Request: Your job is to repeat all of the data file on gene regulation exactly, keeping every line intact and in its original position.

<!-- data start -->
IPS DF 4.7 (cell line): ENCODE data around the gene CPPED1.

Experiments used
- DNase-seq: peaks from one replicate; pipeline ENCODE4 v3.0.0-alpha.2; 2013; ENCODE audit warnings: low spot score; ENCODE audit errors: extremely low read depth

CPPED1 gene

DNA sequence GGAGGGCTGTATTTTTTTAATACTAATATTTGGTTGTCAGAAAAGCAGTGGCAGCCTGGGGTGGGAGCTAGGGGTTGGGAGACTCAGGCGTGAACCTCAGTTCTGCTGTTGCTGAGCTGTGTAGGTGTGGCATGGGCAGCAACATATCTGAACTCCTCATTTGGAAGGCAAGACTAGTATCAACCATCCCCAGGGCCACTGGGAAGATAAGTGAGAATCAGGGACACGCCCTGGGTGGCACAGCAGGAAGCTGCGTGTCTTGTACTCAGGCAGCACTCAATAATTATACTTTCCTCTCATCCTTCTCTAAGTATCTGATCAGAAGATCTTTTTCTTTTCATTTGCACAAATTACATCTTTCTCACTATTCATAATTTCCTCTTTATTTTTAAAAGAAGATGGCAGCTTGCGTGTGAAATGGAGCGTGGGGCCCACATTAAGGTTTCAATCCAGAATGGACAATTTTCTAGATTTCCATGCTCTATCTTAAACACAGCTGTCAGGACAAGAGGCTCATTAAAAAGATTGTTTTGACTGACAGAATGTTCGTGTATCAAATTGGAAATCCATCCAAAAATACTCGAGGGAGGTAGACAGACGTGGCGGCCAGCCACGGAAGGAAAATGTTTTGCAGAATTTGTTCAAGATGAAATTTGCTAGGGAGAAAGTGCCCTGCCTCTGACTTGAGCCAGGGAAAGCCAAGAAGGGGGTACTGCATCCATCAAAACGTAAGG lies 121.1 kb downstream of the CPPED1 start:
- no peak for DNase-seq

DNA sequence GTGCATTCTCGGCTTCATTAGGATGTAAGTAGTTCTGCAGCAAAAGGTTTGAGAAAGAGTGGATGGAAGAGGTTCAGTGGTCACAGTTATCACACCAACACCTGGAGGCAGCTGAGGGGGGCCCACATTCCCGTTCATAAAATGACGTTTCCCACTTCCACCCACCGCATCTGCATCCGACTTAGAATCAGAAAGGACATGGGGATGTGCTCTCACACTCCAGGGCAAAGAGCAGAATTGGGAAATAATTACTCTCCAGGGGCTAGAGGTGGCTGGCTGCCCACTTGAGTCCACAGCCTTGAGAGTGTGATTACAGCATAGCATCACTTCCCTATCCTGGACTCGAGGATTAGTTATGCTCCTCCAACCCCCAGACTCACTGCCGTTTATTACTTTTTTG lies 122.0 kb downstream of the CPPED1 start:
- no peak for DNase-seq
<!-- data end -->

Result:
IPS DF 4.7 (cell line): ENCODE data around the gene CPPED1.

Experiments used
- DNase-seq: peaks from one replicate; pipeline ENCODE4 v3.0.0-alpha.2; 2013; ENCODE audit warnings: low spot score; ENCODE audit errors: extremely low read depth

CPPED1 gene

DNA sequence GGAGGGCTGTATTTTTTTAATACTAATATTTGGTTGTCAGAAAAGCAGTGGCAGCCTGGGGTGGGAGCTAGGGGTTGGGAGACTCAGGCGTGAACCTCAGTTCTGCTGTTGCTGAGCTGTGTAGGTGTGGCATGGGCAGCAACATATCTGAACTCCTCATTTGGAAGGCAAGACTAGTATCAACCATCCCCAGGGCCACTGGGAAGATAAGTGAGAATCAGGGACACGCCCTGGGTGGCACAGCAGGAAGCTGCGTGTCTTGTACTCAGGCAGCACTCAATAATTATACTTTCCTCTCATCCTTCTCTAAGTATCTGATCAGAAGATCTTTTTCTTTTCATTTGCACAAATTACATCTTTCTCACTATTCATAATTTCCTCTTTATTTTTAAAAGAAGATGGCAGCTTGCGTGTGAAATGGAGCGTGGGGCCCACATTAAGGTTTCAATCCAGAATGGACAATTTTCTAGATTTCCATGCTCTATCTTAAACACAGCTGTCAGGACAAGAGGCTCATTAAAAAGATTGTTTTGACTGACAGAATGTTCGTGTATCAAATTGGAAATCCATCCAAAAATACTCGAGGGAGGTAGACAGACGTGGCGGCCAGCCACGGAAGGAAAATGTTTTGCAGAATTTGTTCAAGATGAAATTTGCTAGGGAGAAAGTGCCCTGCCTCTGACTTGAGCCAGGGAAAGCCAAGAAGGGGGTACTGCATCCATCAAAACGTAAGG lies 121.1 kb downstream of the CPPED1 start:
- no peak for DNase-seq

DNA sequence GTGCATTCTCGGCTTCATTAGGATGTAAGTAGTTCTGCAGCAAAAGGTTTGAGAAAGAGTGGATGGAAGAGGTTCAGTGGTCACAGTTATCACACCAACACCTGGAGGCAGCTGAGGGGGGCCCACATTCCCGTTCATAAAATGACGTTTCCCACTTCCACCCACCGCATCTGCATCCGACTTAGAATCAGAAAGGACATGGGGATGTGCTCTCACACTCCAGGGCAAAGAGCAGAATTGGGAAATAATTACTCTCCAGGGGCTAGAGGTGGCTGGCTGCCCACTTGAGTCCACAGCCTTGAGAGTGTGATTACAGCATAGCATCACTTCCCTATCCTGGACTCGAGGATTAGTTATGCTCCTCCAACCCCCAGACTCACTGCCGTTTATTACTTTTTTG lies 122.0 kb downstream of the CPPED1 start:
- no peak for DNase-seq